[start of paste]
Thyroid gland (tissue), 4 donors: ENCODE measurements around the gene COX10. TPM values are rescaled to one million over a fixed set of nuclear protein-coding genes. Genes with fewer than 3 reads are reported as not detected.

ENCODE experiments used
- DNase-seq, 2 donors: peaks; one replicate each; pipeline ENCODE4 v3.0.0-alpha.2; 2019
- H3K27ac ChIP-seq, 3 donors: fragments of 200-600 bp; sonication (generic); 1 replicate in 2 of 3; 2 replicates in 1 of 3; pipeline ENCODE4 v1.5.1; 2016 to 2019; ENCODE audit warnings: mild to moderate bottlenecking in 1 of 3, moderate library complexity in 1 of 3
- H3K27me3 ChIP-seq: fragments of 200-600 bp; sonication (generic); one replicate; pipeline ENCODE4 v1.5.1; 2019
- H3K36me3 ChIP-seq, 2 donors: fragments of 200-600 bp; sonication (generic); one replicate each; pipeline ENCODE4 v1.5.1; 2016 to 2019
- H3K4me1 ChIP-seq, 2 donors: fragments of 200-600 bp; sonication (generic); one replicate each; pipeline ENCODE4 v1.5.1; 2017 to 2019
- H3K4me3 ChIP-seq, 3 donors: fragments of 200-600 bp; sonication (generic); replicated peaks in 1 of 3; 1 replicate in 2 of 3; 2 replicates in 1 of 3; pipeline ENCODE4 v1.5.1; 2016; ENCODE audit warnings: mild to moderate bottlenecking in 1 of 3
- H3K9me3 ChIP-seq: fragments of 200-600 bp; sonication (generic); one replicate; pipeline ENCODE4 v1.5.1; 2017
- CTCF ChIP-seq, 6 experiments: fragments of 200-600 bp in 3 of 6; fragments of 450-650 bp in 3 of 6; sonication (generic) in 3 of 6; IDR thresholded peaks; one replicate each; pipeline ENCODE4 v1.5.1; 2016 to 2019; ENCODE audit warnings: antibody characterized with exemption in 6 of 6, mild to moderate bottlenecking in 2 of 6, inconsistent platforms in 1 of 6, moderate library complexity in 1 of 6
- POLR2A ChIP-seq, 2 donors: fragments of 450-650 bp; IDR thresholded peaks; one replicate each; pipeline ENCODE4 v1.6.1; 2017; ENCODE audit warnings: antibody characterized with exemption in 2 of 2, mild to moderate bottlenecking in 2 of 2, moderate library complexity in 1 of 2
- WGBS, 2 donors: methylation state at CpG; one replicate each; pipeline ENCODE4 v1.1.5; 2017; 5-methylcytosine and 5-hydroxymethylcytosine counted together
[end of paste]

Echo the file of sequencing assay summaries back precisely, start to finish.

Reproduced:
Thyroid gland (tissue), 4 donors: ENCODE measurements around the gene COX10. TPM values are rescaled to one million over a fixed set of nuclear protein-coding genes. Genes with fewer than 3 reads are reported as not detected.

ENCODE experiments used
- DNase-seq, 2 donors: peaks; one replicate each; pipeline ENCODE4 v3.0.0-alpha.2; 2019
- H3K27ac ChIP-seq, 3 donors: fragments of 200-600 bp; sonication (generic); 1 replicate in 2 of 3; 2 replicates in 1 of 3; pipeline ENCODE4 v1.5.1; 2016 to 2019; ENCODE audit warnings: mild to moderate bottlenecking in 1 of 3, moderate library complexity in 1 of 3
- H3K27me3 ChIP-seq: fragments of 200-600 bp; sonication (generic); one replicate; pipeline ENCODE4 v1.5.1; 2019
- H3K36me3 ChIP-seq, 2 donors: fragments of 200-600 bp; sonication (generic); one replicate each; pipeline ENCODE4 v1.5.1; 2016 to 2019
- H3K4me1 ChIP-seq, 2 donors: fragments of 200-600 bp; sonication (generic); one replicate each; pipeline ENCODE4 v1.5.1; 2017 to 2019
- H3K4me3 ChIP-seq, 3 donors: fragments of 200-600 bp; sonication (generic); replicated peaks in 1 of 3; 1 replicate in 2 of 3; 2 replicates in 1 of 3; pipeline ENCODE4 v1.5.1; 2016; ENCODE audit warnings: mild to moderate bottlenecking in 1 of 3
- H3K9me3 ChIP-seq: fragments of 200-600 bp; sonication (generic); one replicate; pipeline ENCODE4 v1.5.1; 2017
- CTCF ChIP-seq, 6 experiments: fragments of 200-600 bp in 3 of 6; fragments of 450-650 bp in 3 of 6; sonication (generic) in 3 of 6; IDR thresholded peaks; one replicate each; pipeline ENCODE4 v1.5.1; 2016 to 2019; ENCODE audit warnings: antibody characterized with exemption in 6 of 6, mild to moderate bottlenecking in 2 of 6, inconsistent platforms in 1 of 6, moderate library complexity in 1 of 6
- POLR2A ChIP-seq, 2 donors: fragments of 450-650 bp; IDR thresholded peaks; one replicate each; pipeline ENCODE4 v1.6.1; 2017; ENCODE audit warnings: antibody characterized with exemption in 2 of 2, mild to moderate bottlenecking in 2 of 2, moderate library complexity in 1 of 2
- WGBS, 2 donors: methylation state at CpG; one replicate each; pipeline ENCODE4 v1.1.5; 2017; 5-methylcytosine and 5-hydroxymethylcytosine counted together